Once students have read about all of the careers that the program selected for them (based on their answers to the “Job Finder”), they can go back to the home screen and click on “Jobland.” In Jobland, they will be able to see ALL of the careers that the program offers.

Not only did the students really enjoy this activity AND learn a lot about the world of careers, but it was a GREAT way to integrate technology into my curriculum. Not to mention that it really impressed the parents, teachers, and principal! I overheard students talking about their future careers for weeks afterwards! I also provided this link on my school webpage so that students can share it with their parents.

“My Ideal Friend” Puppets


This is a GREAT activity for a friendship or social skills group that I learned about from my best friend and counseling colleague, Sally. The activity asks students to create an “Ideal Friend” puppet that represents the qualities that they look for in a friend. As the students come to understand the type of friends that they are looking for, they will realize that “in order to HAVE good friends, you need to BE a good friend” and exemplify those qualities yourself. I did this activity with six 1st grade boys, but it could be very effective with any group of elementary-aged students!

For this activity you will need:

  • Brown paper bags (lunch sacks)
  • Markers or crayons
  • White paper strips (5/student)
  • Glue sticks

First, have students brainstorm a list of qualities that they look for in a friend. Examples include someone who is funny, nice, caring, generous, thoughtful – you get the picture. As students name these qualities, create a list for them (this will help the younger ones with spelling later!) Then, ask students to choose 5 of the qualities and write them on the white strips of paper. Next, they will glue the white strips of paper onto the back of their paper bags (the side without the flap). The back of the students’ puppets should look something like this…here is Sally’s example!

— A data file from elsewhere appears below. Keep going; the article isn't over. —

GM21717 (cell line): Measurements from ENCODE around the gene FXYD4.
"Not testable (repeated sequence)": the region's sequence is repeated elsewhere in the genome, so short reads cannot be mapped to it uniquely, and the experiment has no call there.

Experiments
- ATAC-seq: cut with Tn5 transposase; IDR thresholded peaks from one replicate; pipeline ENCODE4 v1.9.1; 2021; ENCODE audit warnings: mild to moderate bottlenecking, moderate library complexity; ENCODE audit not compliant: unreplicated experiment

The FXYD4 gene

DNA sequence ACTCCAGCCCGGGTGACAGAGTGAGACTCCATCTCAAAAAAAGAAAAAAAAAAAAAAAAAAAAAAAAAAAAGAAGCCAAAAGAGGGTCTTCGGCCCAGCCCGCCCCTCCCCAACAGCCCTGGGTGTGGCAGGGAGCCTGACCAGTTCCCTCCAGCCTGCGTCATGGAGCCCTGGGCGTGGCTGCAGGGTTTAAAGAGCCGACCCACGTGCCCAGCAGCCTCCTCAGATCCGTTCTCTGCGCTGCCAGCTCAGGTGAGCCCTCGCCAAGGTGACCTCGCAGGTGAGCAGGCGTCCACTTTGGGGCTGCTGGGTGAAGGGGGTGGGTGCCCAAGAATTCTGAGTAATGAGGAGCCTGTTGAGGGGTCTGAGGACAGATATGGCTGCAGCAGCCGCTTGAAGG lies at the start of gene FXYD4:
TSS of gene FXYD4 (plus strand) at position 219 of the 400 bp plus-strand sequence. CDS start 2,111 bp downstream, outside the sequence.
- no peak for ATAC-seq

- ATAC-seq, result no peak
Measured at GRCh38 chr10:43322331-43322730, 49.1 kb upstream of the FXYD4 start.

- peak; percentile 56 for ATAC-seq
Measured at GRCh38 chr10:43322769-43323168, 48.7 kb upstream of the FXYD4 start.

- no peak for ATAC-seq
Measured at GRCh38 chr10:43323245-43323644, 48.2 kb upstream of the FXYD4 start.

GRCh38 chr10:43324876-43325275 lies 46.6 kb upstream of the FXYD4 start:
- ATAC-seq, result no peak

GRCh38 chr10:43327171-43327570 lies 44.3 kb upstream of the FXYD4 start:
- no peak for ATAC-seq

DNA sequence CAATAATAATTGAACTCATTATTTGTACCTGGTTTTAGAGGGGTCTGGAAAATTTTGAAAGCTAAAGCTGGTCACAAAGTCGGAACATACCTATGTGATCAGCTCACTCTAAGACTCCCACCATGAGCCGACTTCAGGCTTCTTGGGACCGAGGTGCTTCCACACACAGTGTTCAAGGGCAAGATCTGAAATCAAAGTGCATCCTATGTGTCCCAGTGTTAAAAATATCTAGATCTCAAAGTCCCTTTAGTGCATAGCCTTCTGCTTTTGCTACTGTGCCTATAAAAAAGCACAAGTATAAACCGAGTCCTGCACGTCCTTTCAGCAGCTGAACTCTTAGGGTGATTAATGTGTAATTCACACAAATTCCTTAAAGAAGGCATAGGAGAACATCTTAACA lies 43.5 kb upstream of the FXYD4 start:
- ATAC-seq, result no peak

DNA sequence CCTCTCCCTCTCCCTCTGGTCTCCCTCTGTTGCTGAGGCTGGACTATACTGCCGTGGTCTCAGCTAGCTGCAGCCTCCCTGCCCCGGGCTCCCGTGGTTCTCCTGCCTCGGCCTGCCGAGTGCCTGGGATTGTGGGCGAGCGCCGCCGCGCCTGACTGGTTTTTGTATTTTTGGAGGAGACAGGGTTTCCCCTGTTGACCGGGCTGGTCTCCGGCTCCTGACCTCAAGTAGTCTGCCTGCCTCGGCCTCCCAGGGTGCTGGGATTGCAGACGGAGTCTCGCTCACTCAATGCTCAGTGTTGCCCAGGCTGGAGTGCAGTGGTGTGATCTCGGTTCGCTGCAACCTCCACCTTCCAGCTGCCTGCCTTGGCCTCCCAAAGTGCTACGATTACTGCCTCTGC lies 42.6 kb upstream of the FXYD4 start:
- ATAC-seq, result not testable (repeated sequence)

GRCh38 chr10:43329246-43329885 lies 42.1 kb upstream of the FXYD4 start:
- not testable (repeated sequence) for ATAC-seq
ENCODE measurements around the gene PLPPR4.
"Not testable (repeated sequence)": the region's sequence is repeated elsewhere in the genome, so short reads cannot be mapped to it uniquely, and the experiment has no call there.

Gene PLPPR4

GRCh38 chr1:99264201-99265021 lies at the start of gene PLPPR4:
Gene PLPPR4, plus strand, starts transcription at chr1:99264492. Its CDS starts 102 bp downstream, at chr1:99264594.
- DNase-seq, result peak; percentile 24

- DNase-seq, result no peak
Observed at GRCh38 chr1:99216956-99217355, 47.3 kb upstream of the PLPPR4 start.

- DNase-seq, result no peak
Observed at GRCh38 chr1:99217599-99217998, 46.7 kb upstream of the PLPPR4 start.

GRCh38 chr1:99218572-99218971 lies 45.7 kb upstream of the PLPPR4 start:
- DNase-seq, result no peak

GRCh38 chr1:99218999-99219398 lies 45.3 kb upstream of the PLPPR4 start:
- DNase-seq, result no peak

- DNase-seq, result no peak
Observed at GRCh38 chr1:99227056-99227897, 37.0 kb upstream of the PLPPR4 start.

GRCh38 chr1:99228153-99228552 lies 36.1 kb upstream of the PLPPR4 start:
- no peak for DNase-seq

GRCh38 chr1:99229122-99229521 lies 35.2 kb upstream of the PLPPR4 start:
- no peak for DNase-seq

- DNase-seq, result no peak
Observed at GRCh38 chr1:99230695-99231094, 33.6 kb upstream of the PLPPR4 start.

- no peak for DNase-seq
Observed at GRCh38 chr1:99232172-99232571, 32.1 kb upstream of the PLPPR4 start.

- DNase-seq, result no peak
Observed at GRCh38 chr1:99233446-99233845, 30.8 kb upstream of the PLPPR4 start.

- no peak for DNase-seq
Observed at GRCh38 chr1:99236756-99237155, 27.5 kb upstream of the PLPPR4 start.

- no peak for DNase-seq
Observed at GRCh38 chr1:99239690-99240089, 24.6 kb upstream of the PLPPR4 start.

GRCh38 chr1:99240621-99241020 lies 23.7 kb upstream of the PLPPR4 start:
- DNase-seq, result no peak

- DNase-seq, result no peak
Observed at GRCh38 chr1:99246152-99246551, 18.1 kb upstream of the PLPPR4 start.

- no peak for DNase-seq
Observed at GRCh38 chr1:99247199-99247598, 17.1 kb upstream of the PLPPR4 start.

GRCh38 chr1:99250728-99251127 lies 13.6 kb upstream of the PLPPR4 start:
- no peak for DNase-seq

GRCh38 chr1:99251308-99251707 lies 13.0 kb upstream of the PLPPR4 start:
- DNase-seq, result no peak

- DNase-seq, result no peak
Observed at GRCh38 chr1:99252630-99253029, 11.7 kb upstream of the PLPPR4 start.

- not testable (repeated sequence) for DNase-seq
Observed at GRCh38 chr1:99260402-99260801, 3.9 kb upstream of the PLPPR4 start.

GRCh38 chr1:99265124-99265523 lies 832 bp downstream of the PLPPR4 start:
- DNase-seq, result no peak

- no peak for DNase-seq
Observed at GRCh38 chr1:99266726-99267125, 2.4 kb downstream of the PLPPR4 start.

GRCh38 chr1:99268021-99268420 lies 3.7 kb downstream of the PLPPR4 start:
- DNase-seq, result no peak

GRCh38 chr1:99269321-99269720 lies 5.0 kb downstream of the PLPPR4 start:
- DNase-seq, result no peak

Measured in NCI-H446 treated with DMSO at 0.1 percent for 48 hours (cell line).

Once students have glued their five qualities onto the back of their puppets, they will have the chance to draw their ideal friend! Here is Sally’s example…(what a smile, right?!)

And my example…(what long arms, right?!)

As the students are drawing their ideal friends, generate a discussion about the qualities that they look for in a friend. Tie this discussion into the idea that in order to HAVE good friends, we have to BE a good friend. Ask students how they can be better friends and what steps they can take to make good friends here at school.

This activity was fun, educational, AND gave students something tangible to take home from group – hello, positive PR for parents, teachers, and administrators! I’ll definitely use it again in the future – and hope that you will too!